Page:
MURDER 3 movie review: Great story, poor direction, bad acting.
With a bad screenplay, and not much better music or acting, it is the story that comes to the rescue of Murder 3
Vikram (Randeep Hooda) a fashion-cum-wildlife photographer who shifts to Mumbai from South Africa along with his girlfriend Roshni (Aditi Rao Hydari). The couple is crazy about each other and plan to marry soon. They even purchase a grand colonial mansion on the outskirts of the city, but Aditi soon discovers that her boyfriend has a roving eye. So she decides to hide out in a secret room in the mansion to test his love for her, and to find out if he has affairs with other women.
This lands her in deep trouble as Vikram hits the jackpot in a few days in the form of a new girlfriend Nisha, played by the super hot Sara Loren aka Mona Lisa aka Mona Laizza! Meanwhile, the police start suspecting Randeep to be the murderer in the mysterious disappearance of his fiancee Roshni. Yet the situation is more than a mere murder mystery.
Now a good murder mystery usually has a few standout factors: a great story, capable actors, a flowing screenplay and a kick-ass twist. Murder 3 – which in its name announces that it is a murder mystery – lacks almost all of the above. But it is the story with a twisted climax and a sense of poetic justice it leaves you with, that comes to its rescue. However, it’s too late when it does, ‘coz you have already gone through the first half by then and realised that boredom coupled with incessant hamming (even the camera hams, if possible!) can leave scars on the brain. So when the actor onscreen screams, “Stop it! Stop, please!” you know someone in the movie understands how you feel.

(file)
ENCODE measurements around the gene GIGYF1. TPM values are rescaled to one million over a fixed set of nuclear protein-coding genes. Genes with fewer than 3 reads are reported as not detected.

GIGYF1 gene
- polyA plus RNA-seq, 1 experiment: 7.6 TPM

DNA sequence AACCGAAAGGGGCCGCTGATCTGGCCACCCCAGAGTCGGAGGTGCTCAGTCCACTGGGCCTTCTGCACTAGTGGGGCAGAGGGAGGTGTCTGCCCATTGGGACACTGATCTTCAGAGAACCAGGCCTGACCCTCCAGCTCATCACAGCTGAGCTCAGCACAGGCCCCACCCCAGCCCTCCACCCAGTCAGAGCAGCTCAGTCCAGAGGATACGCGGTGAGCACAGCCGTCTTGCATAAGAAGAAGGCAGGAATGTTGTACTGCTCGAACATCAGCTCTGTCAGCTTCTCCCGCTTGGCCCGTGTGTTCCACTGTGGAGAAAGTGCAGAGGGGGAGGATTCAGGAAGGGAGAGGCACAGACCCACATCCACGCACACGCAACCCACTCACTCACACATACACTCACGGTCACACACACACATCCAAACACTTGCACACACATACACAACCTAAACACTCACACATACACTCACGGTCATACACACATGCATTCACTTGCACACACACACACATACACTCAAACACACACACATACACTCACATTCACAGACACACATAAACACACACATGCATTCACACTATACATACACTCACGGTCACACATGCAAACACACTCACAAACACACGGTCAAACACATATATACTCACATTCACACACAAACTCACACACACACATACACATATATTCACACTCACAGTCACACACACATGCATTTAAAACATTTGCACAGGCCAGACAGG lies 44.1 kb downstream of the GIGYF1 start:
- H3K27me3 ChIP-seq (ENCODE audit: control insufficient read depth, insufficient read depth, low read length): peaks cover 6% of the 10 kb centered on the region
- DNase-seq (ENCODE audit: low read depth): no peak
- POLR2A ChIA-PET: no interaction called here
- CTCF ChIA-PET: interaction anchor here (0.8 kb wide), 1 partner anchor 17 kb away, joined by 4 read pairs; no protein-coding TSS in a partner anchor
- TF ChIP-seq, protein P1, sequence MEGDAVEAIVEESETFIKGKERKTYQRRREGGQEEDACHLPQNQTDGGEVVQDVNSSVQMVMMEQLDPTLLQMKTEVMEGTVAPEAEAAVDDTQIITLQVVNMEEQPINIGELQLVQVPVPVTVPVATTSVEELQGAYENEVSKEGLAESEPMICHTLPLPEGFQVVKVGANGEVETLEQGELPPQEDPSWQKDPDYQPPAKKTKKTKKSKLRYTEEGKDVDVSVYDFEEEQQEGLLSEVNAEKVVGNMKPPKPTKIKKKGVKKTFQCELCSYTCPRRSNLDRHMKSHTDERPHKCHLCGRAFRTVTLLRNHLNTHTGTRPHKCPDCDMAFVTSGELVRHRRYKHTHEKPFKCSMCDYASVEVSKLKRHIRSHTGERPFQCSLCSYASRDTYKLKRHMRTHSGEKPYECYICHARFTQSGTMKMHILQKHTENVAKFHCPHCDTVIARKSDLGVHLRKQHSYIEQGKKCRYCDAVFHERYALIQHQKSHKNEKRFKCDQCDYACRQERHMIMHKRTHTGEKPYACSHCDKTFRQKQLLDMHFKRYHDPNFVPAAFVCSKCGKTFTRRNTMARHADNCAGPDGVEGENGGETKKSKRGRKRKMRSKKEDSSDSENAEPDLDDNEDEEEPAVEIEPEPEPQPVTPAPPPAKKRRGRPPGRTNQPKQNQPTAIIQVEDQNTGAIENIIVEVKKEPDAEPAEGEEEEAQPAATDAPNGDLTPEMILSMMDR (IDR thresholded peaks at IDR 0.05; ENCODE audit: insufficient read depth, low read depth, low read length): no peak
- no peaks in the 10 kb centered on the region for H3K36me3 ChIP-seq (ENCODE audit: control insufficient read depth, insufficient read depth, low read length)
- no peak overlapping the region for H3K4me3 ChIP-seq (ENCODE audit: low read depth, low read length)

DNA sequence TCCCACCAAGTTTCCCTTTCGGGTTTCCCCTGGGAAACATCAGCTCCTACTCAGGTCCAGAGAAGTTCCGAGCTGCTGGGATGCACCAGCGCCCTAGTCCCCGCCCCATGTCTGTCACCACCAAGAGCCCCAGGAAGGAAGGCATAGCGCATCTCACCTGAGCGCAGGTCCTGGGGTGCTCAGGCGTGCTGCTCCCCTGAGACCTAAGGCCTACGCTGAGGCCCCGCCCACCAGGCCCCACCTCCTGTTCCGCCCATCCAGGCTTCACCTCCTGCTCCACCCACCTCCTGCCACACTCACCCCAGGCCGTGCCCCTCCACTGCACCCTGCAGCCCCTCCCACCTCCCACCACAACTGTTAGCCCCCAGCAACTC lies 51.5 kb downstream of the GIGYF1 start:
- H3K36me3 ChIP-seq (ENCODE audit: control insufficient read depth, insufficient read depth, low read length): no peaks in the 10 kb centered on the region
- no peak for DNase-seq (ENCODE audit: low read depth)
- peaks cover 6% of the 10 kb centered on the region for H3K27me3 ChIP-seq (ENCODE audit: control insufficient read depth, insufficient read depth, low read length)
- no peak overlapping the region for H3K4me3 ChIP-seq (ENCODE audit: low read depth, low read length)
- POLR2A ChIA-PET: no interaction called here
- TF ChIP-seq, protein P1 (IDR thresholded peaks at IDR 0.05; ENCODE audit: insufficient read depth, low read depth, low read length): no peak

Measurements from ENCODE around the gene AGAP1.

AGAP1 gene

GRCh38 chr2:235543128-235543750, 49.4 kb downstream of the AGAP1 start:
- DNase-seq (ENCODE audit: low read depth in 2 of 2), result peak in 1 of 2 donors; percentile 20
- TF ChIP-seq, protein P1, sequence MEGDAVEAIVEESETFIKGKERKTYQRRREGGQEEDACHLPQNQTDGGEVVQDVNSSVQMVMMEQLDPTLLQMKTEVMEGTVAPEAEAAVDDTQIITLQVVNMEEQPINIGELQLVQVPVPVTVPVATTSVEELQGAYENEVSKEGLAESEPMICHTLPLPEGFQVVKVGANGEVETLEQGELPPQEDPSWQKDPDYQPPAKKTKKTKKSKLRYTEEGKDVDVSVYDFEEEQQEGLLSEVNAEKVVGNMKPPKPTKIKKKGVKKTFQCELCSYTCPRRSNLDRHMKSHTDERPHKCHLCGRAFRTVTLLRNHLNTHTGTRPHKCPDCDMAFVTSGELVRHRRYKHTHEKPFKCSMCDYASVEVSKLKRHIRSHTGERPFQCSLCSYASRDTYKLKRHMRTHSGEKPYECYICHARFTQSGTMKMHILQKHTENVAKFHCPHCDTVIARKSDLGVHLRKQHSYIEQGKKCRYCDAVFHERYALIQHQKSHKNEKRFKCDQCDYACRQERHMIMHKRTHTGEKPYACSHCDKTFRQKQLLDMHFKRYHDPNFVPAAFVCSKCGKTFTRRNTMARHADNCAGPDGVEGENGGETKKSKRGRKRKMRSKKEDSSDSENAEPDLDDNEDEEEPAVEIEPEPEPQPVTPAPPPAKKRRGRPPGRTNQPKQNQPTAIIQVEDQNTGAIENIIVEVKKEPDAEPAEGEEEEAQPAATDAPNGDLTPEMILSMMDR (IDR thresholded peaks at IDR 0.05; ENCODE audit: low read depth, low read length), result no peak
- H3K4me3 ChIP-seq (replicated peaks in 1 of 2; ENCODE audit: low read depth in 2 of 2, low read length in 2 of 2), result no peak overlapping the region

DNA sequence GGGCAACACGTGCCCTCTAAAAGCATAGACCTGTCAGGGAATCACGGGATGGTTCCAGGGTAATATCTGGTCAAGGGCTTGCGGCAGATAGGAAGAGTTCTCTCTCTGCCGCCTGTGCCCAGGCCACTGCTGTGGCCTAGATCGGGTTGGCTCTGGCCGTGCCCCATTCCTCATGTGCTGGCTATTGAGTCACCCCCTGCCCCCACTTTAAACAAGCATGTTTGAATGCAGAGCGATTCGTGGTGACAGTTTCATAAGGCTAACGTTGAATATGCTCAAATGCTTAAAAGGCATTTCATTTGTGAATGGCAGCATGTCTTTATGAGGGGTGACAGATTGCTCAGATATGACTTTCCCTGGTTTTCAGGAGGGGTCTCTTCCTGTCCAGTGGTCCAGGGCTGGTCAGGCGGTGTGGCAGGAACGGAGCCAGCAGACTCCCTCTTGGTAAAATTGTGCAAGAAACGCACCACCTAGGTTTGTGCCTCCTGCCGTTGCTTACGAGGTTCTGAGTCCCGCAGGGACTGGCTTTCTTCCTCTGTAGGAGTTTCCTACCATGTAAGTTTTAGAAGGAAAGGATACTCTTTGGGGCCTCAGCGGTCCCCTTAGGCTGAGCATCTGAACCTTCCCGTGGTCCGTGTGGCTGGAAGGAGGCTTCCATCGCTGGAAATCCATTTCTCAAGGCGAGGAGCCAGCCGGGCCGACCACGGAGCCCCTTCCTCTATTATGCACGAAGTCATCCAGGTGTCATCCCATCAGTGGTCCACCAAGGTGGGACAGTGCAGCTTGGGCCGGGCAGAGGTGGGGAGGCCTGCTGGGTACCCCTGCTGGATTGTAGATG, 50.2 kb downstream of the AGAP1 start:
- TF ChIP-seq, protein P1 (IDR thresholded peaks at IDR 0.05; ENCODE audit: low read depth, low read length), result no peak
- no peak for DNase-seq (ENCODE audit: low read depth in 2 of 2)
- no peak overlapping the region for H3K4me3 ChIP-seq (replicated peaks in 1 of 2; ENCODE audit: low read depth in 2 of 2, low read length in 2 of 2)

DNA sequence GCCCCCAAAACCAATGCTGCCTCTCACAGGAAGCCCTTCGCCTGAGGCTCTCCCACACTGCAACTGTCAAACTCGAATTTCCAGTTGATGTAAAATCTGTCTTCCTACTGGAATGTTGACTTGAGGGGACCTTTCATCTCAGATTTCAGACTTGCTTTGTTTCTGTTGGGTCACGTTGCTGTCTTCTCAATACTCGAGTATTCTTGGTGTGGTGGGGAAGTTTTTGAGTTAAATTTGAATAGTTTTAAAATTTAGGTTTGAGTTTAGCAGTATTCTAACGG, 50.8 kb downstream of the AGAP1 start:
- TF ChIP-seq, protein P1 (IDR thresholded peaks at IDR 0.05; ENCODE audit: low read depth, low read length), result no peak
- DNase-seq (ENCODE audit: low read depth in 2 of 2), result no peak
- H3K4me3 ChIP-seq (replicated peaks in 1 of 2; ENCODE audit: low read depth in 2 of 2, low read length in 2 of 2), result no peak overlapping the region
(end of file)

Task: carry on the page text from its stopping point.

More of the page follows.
An ‘official adaptation’ of the Colombian film La Cara Oculta, Murder 3 could have been better had it been a frame to frame copy, which it isn’t, although you can see a few scenes that are exactly the same in the two films. Yet, even at its best moments, Murder 3 is like a poor cousin. We expected more, especially when we considered other movies from the Vishesh Films stable, made on a respectable budget, and lauded as the directorial debut of the producer’s son!
And Vishesh Bhatt, in his directorial debut, shows that he has plenty more to learn about making a successful commercial film. The only good decision by the young director may be that he picked La Cara Oculta to make into his version, with the requisite Bollywoodian masala.
On a scale of one to 10 on the ham metre, with 10 being the extreme point of excess, Randeep as a hotshot fashion-wildlife photographer scores a 5; Aditi comes in with a performance rating of 4; while the oh-so-sexy Sara scores a full on 10! The three try hard to set their characters right, yet they seem so shallow that you don’t get the full impact of the twists and turns, and everything seems unfinished.
It would probably be a far better use of your time to call for the original film from the DVD library, watch it with your beloved, and look deep into her/his eyes to figure out if they are cheating on you. Because the movie is as much about infidelity and trust in a love relationship as it is a murder mystery.